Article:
There's No Business Like School
(Continued from 2)
The Third and Fourth Degrees.
It helped a lot that my GI Bill was paying for it all,
because I had no costs other than my books (averaging
$100 per course). I proudly marched down the aisle to
accept a Master of Education degree in 1982 and then
again for a Certificate of Advanced Graduate Study in
1986. Each degree was 36 semester hours of no-nonsense
My life had changed by degrees! At my high school
commencement, it was the furthest thing from my mind
that I might wish to go on to study nights and/or weekends
and earn four degrees. I remember high school as boring,
at least the classes. I enjoyed the plays and concerts,
the fun stuff.
Nobody was more astounded at my academic turn-around
than my parents. I always mailed them photocopies of
my grade reports and they remained my steadfast cheerleaders.
With each degree completion, they sent cards and gifts
and called to congratulate me. They, who had saved so
hard for my college tuition, had never used a cent of
it. I encouraged them to go on a cruise, enjoy the money,
have fun being retired.
I had used up almost every penny of my GI Bill benefits,
but after a while I was itching for a doctorate. I missed
the excitement of going to classes. Also, it seemed
I had too much free time on my hands. My full-time job
was a guidance counselor, but I delivered pizzas a couple
of nights a week and did some tour guiding on weekends.
I did some volunteer work and I enrolled in several
semesters of German language classes in an adult education
program and that kept me busy for a while. There were
no credits involved, but improving my German was a plus,
considering I was living and working in Germany.
It was a bit scary, but I started classes for the only
doctoral program available on base. It was an Ed.D.,
though a doctor in education degree was not really my
cup of tea. New students could take three courses before
formal acceptance, so there I was, sitting in class
with assistant principals and well-seasoned teachers
at the other desks. I felt pushed up against a brick
wall at times and also looming in front of me was the
strict requirement that overseas students had to spend
two summers on campus in the U.S. I knew I could never
afford that. True, my tuition would be covered, but
I'd be on leave-without-pay for those months and would
have to pay for a place to stay those summers.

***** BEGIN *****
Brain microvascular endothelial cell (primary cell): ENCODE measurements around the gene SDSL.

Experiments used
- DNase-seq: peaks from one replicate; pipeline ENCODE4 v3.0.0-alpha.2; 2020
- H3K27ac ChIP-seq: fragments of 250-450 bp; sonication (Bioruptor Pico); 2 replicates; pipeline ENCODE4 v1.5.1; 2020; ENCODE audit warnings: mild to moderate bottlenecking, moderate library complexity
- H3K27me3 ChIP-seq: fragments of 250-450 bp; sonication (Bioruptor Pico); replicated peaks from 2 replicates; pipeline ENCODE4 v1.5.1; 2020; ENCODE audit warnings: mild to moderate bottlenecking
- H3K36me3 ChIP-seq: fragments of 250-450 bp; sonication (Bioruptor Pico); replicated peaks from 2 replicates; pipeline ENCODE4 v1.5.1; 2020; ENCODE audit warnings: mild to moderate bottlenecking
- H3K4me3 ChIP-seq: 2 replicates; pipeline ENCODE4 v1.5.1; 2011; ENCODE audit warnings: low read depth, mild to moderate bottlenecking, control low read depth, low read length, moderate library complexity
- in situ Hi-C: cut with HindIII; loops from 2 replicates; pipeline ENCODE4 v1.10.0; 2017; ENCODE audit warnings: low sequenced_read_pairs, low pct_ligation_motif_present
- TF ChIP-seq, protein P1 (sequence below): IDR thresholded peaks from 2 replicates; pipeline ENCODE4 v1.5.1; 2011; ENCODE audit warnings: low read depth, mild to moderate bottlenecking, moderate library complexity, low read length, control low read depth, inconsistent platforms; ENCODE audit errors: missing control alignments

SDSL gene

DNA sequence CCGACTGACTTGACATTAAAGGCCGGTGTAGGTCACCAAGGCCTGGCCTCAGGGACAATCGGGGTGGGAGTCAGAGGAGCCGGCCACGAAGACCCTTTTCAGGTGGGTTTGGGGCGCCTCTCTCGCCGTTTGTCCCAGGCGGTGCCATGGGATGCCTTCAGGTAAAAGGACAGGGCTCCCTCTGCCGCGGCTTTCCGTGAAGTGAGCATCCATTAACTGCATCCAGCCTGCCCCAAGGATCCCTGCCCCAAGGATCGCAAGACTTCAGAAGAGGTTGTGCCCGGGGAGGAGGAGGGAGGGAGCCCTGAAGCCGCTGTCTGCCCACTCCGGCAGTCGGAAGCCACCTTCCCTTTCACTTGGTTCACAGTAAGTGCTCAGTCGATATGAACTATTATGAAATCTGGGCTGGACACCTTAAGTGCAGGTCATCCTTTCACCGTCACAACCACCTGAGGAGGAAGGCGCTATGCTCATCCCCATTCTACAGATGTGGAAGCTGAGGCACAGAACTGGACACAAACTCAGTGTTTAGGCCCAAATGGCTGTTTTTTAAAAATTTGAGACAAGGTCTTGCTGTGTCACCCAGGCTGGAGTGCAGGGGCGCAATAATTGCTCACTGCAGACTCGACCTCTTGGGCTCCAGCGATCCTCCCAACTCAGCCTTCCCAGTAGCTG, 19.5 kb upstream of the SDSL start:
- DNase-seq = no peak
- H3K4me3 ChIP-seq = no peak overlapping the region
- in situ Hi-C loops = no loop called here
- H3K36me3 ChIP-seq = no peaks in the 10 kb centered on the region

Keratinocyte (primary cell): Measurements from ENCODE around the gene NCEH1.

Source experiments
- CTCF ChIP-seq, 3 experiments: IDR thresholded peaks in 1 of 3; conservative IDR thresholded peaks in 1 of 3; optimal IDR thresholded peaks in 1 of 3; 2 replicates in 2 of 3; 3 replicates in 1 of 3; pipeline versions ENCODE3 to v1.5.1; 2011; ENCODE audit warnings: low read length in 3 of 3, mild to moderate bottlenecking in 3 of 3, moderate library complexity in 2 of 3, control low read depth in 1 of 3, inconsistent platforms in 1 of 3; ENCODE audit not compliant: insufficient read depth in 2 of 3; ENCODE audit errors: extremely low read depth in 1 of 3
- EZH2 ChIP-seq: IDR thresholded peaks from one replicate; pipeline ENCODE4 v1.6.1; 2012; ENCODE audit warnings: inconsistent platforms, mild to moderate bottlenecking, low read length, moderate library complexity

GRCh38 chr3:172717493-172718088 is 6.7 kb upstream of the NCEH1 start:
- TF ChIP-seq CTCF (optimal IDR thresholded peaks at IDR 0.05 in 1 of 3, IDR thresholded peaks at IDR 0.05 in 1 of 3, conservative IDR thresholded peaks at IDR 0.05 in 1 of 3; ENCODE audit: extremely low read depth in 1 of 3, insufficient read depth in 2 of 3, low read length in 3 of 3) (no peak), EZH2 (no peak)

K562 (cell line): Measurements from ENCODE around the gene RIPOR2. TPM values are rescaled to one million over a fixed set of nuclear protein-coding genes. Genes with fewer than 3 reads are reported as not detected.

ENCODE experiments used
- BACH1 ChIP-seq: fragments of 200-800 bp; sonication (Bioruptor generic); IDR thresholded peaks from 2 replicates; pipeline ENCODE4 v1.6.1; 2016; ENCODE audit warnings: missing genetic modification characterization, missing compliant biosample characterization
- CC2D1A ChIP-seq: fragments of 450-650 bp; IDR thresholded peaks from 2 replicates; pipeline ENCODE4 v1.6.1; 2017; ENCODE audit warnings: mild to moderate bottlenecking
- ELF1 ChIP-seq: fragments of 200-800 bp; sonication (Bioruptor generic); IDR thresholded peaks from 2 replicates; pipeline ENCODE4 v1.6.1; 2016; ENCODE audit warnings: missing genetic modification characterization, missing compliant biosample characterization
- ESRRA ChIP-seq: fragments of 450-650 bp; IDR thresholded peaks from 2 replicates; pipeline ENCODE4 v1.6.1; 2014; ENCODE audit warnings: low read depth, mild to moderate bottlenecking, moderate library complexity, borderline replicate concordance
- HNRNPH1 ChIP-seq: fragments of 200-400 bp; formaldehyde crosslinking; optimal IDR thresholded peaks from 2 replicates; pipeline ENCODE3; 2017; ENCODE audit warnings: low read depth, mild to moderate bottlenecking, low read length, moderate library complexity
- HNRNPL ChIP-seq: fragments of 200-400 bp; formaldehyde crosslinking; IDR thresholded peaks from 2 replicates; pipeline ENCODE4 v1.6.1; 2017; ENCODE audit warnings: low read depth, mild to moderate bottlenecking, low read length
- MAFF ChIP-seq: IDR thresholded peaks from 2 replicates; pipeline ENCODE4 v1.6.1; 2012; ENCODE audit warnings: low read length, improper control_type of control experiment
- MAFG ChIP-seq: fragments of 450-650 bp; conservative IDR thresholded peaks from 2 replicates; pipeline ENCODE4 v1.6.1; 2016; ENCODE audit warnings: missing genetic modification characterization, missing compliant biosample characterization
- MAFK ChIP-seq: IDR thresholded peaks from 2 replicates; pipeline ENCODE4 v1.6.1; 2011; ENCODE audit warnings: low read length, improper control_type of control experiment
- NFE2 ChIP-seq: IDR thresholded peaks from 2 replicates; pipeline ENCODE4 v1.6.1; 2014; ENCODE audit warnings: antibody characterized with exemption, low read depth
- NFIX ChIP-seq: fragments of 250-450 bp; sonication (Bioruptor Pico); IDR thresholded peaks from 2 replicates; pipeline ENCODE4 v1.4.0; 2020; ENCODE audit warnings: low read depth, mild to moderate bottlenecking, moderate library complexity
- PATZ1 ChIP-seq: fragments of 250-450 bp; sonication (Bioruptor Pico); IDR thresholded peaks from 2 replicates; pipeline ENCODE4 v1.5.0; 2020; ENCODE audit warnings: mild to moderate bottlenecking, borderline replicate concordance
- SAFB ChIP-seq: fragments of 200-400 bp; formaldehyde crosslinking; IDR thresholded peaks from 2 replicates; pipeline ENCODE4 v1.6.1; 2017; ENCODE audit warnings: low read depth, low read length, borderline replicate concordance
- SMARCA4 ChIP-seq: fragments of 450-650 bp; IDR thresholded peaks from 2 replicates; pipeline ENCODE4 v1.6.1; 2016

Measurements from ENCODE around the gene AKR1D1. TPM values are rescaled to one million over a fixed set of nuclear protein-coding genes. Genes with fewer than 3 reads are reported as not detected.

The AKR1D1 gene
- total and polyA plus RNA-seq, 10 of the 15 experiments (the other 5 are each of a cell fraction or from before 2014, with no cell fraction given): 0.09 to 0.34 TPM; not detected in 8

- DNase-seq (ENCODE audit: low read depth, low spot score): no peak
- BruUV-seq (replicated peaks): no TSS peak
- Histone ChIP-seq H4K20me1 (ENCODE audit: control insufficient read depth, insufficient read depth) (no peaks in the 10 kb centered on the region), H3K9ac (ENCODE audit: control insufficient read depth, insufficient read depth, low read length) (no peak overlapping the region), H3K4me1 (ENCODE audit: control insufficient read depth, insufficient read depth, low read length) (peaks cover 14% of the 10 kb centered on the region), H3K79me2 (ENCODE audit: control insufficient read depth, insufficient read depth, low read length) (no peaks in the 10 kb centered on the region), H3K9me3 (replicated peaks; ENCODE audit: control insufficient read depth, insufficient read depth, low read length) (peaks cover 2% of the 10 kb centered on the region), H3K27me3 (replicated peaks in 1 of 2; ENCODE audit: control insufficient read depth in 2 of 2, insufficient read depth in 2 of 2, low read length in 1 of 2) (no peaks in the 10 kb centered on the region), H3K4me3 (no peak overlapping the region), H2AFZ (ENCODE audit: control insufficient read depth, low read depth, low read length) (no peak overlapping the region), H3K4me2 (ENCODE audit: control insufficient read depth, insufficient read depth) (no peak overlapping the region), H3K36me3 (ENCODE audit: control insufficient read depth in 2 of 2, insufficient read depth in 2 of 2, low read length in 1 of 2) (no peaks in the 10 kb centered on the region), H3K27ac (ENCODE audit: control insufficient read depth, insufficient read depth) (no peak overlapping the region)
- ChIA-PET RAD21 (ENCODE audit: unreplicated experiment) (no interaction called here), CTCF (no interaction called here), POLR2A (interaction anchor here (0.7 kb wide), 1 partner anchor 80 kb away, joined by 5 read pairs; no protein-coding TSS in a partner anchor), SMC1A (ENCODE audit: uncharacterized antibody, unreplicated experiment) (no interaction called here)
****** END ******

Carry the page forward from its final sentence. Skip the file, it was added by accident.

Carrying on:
I dropped out. It was the biggest bump in the road
in my long educational journey. My grades were dismal.
I was miserable. I wasn't even sure I wanted or needed
a doctorate, but if so, certainly not one in education.
Since living abroad was a permanent situation for me,
I decided I had to opt for my old stand-by - a non-traditional
method. Getting a doctorate actually was not half as
intimidating as I had thought. Basically one needs 60
semester hours beyond the master level. I already had
an additional advanced degree (beyond my Master degree)
under my belt, plus the few credits from my short gig
with trying for an Ed.D., so was more than half way
there at the starting gate.
I enrolled with Pacific Western University by mail
and awaited their evaluation of my credits. This time
I was paying my own way and, if all went well, I'd be
awarded a Ph.D. in Behavioral Science.
The news was great! I would need to do a couple of
small research projects on my own and write up papers
of 10 pages or so for each. My transfer credits looked
fine. Not only did they come from accredited institutions,
but I had maintained a decent GPA. I faced doing a research
proposal, which went well because I'd learned a lot
about that - perhaps the sole benefit of suffering through
those Ed.D. classes. The final credits would come from
the completed dissertation, which had to be at least
I remember laughing when I found out I had six years
to complete it. Who needs six years? But the library
research (back in the days of microfiche, not Internet),
the questionnaires, the crunching of numbers, the writing
to a specific format, it all took time. Lots of time
-as in years. I wasn't laughing anymore.
I felt alone in the world. It would have been easier
to finish a dissertation with fellow students and professors
ready to answer questions. I tried not to panic and
I didn't rush myself. I examined a number of completed
dissertations. Even though the subjects were not at
all similar to mine, I was concentrating on the format,
the presentation, everything. I wanted my research project
to be worry-free and the dissertation as close to perfect
as I could manage. I knew if I found any errors in my
basic calculations, I'd have to start over.
The Fifth Degree.
From start to finish, it took me just over five years.
For weeks I waited for my educational advisors to evaluate
my research and dissertation. They had a few minor questions
for me, but all went smoothly. I was elated - I did
it! As before, I could not attend the commencement ceremony.
My degree arrived in the mail, along with a hardbound
copy of my dissertation.
A 20 Year Journey.
From start to finish, my college
"career" lasted almost 20 years. I consider
it a journey of learning unlike no other. My milestones
along the way:
High school graduation - 1970
Associate of Science in General Studies - 1978
Bachelor of Science - 1980
Master of Education - 1982
Certificate of Advanced Graduate Study - 1986
Doctor of Philosophy in Behavioral Science - 1993
I'm not so sure the story is over. The family saga
continues. My son was 24 when he enrolled in his first
evening junior college class. Who knows? Give him another
couple of decades and he just might be the next doctor
in the family.
Roberta Beach Jacobson, 52, currently lives in Karpathos,
Greece. For more information and a list of writing credits